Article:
The 10th annual BendFilm Film Festival, running October 10-13, 2013, has announced its jury and a select few films from the events program, including The Truth About Emanuel as opening night film. From the official press release:
BendFilm, Oregon’s cherished and venerable film Festival, has announced the first of the films selected for the fest’s ten year celebration.
The 10th annual Festival will open with THE TRUTH ABOUT EMANUEL (previously known as EMANUEL AND THE TRUTH ABOUT FISHES). Written and directed by Francesca Gregorini, the character-driven, psychological, drama/thriller follows Emanuel (Kaya Scoledario) who becomes obsessed with her new, mysterious neighbor Linda (Jessica Biel). Emanuel offers to babysit Linda’s new baby and unwittingly enters her fragile world. But Emanuel will have to go to a place that she herself has never dared to enter to truly save Linda. Also stars Frances O’Connor and Alfred Molina.
“I am incredibly excited for Emanuel to be the opening night film at Bend,” said Gregorini. “I am a huge fan of the northwest and excited to have the opportunity to spend some time there and see some great indie films.”
The short narrative A HOUSE, A HOME will precede EMANUEL on opening night. In Daniel Fickle’s film, a love, a death, and another death are reconciled in a subterranean world. The film’s writer and composer, Adam Shearer, will lead his band, the Alialujah Choir, in a live performance before the feature begins.
The festival released the name of three other narratives Festival Director Orit Schwartz and her programming team selected, including the west coast premiere of THE COLD LANDS, written and directed by Tom Gilroy. When young Atticus (Silas Yelich)’s mother (Lili Taylor) dies unexpectedly, he flees into New York’s Catskill Mountains. Wandering the dense woods in shock, Atticus’ grasp on reality wears thin. When he meets Carter (Peter Scanavino), a scruffy drifter, they form a wary alliance, but both are unsure that depending on the other is the right decision.
BendFilm will feature the west coast premiere of Neil LaBute’s tense two-person drama SOME VELVET MORNING, starring Alice Eve and Stanley Tucci. Ex-lover Fred, whom Velvet has not seen in four years, unexpectedly surprises her at her apartment. With suitcase in tow, he enters with great expectation. As Fred unloads the reason for his resurfacing, the history and nature of their relationship is revealed. The weight of their reconnection becomes clear as tension mounts and their chemistry reaches its climax.
Producer Tim Harms recalls the Festival fondly. “I was at BendFilm last year with a LaBute short I produced called BFF,” he says. “I had a excellent time, saw great films, met wonderful and insanely hospitable people, and drank delicious wine, coffee and beer all weekend. I’m excited to be heading back with SOME VELVET MORNING. I think the festival audience will really appreciate the film.”
The three feature documentaries announced include BENDING STEEL, making its west coast premiere at BendFilm. Dave Carroll’s intimate documentary exploring the lost art of the old-time strongman and one man’s struggle to overcome limitations of body and mind follows the endearing and unassuming Chris Schoeck. While preparing to perform amazing and unique feats of strength publicly, Chris also struggles to overcome crippling fears and inhibitions. What unfolds is one man’s remarkable journey to find his place in the world.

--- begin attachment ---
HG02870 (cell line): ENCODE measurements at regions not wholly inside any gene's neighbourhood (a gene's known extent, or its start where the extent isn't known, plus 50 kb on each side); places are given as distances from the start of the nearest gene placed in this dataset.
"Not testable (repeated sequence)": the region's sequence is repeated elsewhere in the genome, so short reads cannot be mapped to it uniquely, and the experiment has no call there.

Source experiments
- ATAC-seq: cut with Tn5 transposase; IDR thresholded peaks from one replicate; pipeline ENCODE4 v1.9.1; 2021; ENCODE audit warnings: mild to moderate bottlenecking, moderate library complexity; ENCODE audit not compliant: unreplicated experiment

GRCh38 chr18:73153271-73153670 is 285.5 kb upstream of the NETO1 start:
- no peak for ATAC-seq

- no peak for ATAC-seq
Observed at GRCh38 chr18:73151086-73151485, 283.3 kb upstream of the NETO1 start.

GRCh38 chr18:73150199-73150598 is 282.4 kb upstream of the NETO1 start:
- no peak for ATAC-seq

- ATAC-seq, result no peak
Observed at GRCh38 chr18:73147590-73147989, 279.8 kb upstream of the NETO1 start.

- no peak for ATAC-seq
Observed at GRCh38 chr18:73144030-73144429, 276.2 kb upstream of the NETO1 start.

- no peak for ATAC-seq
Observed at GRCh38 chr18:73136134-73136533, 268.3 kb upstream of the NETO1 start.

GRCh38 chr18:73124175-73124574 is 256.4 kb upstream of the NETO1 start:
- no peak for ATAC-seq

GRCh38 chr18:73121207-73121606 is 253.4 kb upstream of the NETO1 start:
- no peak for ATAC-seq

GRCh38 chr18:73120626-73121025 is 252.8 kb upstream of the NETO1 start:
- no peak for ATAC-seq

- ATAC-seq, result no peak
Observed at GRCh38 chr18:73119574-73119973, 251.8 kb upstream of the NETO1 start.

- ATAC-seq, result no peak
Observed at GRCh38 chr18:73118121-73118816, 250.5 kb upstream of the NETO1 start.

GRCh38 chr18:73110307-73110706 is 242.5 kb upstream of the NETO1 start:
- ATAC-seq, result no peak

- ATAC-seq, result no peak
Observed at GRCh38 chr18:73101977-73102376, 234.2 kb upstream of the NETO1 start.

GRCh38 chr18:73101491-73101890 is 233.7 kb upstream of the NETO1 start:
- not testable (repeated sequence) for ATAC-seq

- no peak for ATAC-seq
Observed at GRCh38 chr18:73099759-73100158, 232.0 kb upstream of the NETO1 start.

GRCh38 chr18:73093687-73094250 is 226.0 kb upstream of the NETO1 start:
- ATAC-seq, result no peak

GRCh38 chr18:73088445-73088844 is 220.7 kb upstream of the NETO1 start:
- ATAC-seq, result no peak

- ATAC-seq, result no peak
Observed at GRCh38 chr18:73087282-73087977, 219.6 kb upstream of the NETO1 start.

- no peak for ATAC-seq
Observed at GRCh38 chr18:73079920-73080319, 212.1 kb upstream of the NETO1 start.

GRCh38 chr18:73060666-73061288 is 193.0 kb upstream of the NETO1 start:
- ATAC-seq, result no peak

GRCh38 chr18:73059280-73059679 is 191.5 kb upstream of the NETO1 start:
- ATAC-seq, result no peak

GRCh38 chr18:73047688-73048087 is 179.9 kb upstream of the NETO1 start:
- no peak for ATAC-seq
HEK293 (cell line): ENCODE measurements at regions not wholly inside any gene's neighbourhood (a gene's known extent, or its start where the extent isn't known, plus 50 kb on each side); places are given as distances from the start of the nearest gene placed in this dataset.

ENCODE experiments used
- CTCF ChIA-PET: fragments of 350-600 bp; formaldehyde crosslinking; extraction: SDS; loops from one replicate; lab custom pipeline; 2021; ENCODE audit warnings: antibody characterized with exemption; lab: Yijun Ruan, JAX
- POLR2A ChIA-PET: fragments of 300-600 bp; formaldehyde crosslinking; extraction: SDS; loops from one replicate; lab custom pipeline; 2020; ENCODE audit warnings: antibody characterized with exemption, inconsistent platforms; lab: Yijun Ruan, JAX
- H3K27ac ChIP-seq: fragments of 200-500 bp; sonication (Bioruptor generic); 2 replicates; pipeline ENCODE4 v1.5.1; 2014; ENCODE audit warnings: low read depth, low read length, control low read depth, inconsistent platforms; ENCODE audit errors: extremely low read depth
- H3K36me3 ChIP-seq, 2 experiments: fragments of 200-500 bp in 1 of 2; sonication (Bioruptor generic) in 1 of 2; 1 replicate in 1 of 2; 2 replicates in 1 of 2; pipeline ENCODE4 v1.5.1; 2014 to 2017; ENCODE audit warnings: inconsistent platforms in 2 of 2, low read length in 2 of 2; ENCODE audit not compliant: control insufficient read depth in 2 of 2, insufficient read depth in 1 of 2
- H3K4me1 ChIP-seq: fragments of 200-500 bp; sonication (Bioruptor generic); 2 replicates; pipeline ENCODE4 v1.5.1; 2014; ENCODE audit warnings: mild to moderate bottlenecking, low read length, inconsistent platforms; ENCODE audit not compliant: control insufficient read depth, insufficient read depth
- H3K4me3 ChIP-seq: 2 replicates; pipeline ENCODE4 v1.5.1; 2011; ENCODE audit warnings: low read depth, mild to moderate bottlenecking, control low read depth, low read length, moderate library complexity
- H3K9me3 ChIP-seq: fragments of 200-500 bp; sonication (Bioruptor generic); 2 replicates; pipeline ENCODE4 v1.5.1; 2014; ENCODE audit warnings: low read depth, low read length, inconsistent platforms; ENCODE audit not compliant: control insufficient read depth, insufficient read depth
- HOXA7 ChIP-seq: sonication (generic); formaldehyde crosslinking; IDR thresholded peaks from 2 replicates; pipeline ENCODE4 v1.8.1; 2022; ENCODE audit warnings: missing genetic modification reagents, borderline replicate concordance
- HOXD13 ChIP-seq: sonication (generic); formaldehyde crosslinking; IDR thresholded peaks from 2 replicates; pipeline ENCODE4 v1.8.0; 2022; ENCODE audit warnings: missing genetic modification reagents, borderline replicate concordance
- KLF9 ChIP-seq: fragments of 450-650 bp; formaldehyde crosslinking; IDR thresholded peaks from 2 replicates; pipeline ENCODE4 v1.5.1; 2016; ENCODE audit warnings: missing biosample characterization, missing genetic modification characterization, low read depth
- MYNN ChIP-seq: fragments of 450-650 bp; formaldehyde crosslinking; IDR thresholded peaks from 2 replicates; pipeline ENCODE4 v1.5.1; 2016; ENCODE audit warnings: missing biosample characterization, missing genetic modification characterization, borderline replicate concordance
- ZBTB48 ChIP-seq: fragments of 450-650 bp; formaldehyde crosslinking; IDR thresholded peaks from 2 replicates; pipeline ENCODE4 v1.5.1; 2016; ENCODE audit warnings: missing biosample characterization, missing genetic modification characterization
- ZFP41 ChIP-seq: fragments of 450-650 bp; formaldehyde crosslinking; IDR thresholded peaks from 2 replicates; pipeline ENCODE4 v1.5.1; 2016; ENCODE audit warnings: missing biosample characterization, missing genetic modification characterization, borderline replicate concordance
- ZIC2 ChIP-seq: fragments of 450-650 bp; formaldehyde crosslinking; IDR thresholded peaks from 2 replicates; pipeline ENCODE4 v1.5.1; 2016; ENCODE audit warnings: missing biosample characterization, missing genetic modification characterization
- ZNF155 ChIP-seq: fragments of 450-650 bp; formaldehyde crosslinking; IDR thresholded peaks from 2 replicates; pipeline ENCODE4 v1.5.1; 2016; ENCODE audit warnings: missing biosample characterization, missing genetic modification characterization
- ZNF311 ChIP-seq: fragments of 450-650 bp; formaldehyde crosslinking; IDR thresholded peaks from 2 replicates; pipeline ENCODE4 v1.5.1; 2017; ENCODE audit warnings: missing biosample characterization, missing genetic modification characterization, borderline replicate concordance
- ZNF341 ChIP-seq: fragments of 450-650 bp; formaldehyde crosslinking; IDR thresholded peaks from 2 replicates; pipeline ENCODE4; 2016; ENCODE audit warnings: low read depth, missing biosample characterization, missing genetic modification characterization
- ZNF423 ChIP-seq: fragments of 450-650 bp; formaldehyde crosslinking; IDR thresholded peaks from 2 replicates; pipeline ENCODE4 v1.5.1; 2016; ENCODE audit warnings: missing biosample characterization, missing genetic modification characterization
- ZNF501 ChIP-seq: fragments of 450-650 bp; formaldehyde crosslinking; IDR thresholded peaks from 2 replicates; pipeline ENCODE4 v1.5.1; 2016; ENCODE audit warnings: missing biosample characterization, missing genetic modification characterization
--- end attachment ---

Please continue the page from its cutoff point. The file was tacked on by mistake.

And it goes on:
Producer and cinematographer Ryan Scafuro says, “Being included in this year’s Bend Film Festival program has a very personal meaning to me, as my parents and sister have recently moved to the area. The opportunity to screen my debut documentary in what has become my new hometown—a town so supportive of film and the arts—is a very special thing. I look forward to meeting the Bend audience!”
Nicholas D. Wrathall writes and directs GORE VIDAL: THE UNITED STATES OF AMNESIA in its west coast premiere. It showcases Vidal’s rapier wit, keen intellect and well-known and eloquently expressed opinions, namely, his position that the radical right has triumphed over “traditional” humanist liberal values. In excerpts from Vidal’s many interviews made and clips acquired over half a century in the public eye, Vidal issues a chilling, cautionary warning to the America we’ve idealized and the other America we are becoming.
Inspired by a visit to the “World’s Oldest Man” Walter Breuning (who died in 2011 at 115 years of age), director Hunter Weeks and his wife, producer Sarah Elizabeth Hall, set out to meet the world’s oldest people–some of the last people born in the 1800s—in WALTER. Capturing the extraordinary lives of people 110 years or older, WALTER sheds light on what’s truly important in life. The film explores the stories of several living supercentenarians and connects with the inspiring lives of our elders and their lessons for living life right. WALTER is making its world premiere at BendFilm. Weeks says of his inclusion in the Festival: “Bend is the perfect place to launch WALTER for its world premiere. The people of Bend seem to have the right idea for living life well.” Weeks and Hall will appear in person at the premiere.